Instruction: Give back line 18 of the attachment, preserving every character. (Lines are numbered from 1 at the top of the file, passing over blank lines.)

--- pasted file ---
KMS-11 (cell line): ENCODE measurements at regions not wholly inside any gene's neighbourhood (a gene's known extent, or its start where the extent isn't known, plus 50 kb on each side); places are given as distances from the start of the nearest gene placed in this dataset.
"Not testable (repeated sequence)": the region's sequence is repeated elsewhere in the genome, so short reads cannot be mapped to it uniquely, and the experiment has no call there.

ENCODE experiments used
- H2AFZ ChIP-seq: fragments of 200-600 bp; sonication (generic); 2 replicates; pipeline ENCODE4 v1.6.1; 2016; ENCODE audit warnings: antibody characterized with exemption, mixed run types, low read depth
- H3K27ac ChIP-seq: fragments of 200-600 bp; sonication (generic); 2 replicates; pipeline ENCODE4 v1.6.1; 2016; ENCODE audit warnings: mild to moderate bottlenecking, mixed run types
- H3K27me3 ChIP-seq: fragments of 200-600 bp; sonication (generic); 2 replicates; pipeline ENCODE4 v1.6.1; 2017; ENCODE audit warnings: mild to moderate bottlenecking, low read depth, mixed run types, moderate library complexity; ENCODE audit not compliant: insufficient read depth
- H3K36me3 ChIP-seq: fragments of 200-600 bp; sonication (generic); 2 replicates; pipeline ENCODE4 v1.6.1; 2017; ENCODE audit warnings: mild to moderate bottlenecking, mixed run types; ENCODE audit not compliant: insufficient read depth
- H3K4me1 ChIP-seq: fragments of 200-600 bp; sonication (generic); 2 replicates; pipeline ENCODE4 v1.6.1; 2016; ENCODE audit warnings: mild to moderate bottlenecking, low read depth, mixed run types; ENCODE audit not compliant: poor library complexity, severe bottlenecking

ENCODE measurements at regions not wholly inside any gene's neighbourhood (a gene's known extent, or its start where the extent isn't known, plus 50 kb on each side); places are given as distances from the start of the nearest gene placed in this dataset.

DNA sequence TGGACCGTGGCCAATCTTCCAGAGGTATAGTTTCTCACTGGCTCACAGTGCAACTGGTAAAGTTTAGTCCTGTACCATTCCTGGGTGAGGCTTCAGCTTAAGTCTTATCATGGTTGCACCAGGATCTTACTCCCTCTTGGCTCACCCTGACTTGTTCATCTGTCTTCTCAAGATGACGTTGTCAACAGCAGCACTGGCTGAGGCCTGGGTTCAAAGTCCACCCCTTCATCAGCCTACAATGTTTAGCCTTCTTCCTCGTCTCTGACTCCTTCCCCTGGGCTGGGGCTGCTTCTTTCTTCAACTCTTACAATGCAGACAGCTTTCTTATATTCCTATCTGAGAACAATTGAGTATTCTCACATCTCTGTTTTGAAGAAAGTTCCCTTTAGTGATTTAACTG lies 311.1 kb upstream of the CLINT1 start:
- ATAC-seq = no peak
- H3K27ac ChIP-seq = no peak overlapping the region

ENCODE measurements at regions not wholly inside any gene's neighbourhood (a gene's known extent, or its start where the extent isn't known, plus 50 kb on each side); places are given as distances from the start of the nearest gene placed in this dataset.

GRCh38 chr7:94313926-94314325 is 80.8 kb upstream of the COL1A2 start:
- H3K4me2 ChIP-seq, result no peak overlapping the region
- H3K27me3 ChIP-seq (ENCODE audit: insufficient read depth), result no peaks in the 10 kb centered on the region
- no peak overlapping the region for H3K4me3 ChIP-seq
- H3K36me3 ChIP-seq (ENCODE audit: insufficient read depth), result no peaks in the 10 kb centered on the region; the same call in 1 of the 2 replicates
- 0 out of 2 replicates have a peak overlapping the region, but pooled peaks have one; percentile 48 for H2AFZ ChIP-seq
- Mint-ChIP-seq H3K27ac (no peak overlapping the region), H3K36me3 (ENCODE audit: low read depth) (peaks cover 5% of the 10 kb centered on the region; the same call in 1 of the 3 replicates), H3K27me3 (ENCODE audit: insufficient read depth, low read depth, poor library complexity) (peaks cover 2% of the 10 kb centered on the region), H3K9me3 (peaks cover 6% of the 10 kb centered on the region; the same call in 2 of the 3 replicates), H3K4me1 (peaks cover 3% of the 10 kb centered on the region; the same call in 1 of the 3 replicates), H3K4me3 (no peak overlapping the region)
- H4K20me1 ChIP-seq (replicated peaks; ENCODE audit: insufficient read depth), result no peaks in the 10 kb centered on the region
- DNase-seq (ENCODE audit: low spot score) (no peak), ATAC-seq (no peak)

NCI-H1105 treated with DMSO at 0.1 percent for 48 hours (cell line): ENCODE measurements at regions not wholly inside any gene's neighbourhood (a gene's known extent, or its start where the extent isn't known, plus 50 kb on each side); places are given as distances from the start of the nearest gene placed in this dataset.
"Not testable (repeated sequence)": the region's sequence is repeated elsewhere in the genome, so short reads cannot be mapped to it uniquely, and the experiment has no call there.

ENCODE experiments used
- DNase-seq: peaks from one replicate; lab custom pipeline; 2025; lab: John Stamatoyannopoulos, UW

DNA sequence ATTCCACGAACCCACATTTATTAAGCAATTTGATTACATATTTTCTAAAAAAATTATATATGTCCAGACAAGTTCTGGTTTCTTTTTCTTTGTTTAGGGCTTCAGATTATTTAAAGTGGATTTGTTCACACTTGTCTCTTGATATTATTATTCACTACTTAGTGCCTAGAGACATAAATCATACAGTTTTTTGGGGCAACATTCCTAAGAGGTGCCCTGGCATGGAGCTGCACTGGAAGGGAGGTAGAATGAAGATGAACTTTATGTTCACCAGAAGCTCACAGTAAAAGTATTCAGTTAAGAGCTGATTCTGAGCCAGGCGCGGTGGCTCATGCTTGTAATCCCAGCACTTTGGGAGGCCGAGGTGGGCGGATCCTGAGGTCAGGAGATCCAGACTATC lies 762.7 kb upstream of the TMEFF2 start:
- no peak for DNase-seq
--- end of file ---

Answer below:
- H3K36me3 ChIP-seq (ENCODE audit: insufficient read depth), result no peaks in the 10 kb centered on the region; the same call in 1 of the 2 replicates